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Stanford Medicine magazine’s top reads of 2020

Stanford Medicine magazine's most-read articles of 2020 were about COVID-19, grieving and chemo brain, a misunderstood side effect of chemotherapy.

How does a coronavirus infect a cell? What causes chemo brain? Why does epidemiologist Bonnie Maldonado, MD, love the 2011 film Contagion? You'll find answers to these questions and learn a lot about COVID-19, grieving and life after cancer in the articles listed below -- the five most-read Stanford Medicine magazine stories of 2020.

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1. The invader -- How the new coronavirus penetrates, exploits and kills cells, and how an army of scientists aims to destroy it

A primer on viruses, focusing on SARS-CoV-2 and ways scientists are trying to thwart it. In the story, you'll learn that the coronavirus wears a greasy overcoat under its spiky surface -- and that your cells have greasy outer membranes, too.

Since grease loves grease, when a cell and a coronavirus meet, their membranes fuse, and the virus's insides dump into the cell.

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2. Mind jumble -- Understanding chemo brain

For years, cancer experts thought the mental fog many people experience after cancer treatment had a psychological origin -- but it turns out the cause is chemotherapy drugs.

This article introduces you to a person coping with chemo brain and her doctor, who is discovering how to prevent and treat the condition. An audio interview with that doctor and researcher, Michelle Monje, MD, PhD, accompanies the article.

Timothy Archibald photo

3. 'I've trained my whole life for this' -- In the eye of the pandemic, viral disease expert Bonnie Maldonado still has hope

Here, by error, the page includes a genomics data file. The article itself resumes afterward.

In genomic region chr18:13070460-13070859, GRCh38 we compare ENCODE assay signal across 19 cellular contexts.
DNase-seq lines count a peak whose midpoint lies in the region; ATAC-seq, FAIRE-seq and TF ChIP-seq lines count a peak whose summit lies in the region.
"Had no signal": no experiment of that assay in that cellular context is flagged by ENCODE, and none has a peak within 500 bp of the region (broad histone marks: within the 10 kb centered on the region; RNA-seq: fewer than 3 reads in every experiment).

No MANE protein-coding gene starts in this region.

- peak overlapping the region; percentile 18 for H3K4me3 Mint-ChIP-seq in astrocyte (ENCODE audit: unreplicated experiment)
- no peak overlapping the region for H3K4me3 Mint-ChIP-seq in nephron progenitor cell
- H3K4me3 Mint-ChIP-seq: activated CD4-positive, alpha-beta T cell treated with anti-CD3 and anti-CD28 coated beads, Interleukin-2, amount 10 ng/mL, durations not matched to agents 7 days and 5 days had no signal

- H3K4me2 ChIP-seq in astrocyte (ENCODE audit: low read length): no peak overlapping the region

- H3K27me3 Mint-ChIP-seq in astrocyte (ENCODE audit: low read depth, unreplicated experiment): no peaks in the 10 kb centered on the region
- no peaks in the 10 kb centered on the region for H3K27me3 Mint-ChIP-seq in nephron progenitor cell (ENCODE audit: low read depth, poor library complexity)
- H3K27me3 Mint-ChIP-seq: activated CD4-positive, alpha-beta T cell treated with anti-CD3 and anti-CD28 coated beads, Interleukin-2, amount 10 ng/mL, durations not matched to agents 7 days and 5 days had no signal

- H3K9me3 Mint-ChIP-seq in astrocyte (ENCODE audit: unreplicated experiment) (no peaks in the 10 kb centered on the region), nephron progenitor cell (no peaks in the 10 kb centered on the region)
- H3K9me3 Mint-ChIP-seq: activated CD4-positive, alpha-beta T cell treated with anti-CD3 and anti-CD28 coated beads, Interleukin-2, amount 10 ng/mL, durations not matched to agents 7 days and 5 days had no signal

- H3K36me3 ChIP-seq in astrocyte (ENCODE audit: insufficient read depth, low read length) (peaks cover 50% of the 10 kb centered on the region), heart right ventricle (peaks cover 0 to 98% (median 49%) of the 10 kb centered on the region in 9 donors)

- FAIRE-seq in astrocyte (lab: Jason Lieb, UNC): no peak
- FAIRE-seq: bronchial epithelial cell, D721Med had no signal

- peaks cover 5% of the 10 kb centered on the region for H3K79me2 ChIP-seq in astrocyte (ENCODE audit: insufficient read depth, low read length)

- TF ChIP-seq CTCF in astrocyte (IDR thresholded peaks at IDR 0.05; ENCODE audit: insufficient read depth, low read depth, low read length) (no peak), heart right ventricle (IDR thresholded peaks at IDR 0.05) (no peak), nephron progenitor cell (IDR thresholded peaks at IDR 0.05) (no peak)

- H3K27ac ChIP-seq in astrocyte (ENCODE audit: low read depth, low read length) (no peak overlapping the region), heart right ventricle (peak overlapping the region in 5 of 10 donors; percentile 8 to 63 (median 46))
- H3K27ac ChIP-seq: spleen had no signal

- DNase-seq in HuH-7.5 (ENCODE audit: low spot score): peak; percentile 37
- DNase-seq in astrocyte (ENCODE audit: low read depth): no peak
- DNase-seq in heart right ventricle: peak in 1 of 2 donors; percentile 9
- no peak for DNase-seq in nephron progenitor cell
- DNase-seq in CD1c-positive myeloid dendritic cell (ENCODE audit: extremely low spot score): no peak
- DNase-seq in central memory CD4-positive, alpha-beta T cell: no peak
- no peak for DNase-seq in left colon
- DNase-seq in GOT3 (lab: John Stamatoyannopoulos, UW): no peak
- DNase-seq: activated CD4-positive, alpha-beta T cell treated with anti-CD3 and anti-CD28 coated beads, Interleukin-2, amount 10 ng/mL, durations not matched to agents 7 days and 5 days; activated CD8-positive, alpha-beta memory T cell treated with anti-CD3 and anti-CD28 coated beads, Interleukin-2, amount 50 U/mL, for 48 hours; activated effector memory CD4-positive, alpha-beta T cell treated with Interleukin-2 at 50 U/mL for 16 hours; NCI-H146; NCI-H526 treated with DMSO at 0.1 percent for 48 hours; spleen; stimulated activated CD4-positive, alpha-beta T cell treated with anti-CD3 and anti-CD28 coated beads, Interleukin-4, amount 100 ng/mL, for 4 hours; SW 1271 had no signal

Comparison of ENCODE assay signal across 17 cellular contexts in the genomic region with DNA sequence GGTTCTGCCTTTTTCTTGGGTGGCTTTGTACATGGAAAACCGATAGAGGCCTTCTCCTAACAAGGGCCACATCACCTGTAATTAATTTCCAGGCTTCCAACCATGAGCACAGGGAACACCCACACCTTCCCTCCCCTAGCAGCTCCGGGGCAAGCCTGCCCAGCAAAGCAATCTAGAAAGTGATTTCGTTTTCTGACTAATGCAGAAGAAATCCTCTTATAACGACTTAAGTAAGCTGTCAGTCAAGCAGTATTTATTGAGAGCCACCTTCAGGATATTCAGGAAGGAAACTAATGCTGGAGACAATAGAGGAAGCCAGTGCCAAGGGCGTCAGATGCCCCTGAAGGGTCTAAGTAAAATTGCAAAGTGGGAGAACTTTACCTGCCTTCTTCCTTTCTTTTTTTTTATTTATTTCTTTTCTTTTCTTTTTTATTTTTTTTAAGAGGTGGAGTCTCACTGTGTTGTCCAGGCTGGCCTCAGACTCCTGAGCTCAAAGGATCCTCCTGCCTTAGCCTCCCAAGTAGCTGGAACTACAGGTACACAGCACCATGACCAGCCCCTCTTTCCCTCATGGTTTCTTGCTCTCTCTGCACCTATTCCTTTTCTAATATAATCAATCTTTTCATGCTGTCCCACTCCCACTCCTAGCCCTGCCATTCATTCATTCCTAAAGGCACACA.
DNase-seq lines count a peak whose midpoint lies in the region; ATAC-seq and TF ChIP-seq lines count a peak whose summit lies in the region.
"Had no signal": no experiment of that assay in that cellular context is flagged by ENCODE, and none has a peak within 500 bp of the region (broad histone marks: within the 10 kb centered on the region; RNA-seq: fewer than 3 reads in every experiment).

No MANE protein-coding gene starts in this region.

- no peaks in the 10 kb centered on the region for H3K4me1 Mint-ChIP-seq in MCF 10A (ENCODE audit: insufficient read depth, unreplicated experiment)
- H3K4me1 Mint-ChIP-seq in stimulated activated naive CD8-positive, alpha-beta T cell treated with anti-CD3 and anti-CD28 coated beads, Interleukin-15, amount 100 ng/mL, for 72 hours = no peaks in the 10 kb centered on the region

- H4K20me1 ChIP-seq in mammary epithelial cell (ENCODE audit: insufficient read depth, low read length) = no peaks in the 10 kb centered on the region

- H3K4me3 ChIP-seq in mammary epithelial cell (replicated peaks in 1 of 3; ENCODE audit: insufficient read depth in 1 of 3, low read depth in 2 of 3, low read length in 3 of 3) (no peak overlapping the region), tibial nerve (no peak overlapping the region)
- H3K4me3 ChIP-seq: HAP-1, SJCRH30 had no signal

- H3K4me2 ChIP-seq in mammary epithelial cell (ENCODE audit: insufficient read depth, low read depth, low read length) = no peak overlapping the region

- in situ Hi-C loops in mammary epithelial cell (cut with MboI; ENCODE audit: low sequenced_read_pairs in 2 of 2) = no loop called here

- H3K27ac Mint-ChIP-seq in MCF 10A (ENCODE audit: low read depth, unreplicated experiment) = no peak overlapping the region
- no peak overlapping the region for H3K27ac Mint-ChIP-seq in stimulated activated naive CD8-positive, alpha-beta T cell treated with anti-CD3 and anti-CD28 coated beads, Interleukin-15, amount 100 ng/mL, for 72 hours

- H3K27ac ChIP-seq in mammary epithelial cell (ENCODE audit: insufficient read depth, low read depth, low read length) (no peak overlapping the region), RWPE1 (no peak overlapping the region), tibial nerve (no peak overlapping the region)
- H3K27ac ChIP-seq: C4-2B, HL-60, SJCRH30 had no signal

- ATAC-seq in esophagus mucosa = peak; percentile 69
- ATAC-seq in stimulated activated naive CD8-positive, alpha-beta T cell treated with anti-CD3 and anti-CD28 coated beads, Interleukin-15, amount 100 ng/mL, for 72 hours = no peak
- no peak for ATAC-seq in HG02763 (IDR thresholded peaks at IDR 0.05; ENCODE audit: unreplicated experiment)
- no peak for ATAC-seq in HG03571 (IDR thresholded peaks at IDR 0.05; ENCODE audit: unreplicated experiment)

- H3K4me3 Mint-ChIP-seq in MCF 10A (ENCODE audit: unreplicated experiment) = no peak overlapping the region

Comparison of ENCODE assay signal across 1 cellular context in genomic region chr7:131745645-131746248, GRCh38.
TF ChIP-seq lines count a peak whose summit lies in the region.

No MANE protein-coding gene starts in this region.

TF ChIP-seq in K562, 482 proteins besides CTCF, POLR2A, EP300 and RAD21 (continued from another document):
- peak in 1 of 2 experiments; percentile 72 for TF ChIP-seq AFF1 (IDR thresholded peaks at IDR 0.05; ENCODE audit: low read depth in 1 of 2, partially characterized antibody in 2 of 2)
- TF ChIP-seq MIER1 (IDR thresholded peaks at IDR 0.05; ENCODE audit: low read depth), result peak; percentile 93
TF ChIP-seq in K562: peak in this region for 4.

A profile of an epidemiologist who has been serving as a key adviser on Stanford's clinical operations and research efforts since the beginning of the COVID-19 outbreak.

A video and audio interview with Maldonado accompanies the article.

Timothy Archibald photo

4. 'I love Paul forever' -- Lucy Kalanithi five years later

A Q&A with Stanford Medicine internist Lucy Kalanithi, MD, five years after the death of her husband, Paul Kalanithi, MD, the Stanford neurosurgeon and author of When Breath Becomes Air, which was a Pulitzer Prize finalist. She talks about grieving and about how she keeps her husband's memory alive. An audio recording of the full conversation is included in the online story.

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5. The virus hunter becomes prey -- Renowned microbiologist's battle against the coronavirus gets personal

When famed microbiologist Peter Piot, MD, PhD, first became ill with COVID-19 early in the pandemic he thought, "Oh, this is just a typical viral thing." As a co-discoverer of the Ebola virus, and a pioneering HIV researcher, Piot thought he knew viruses. But he said he underestimated COVID-19, which was much worse than he imagined.

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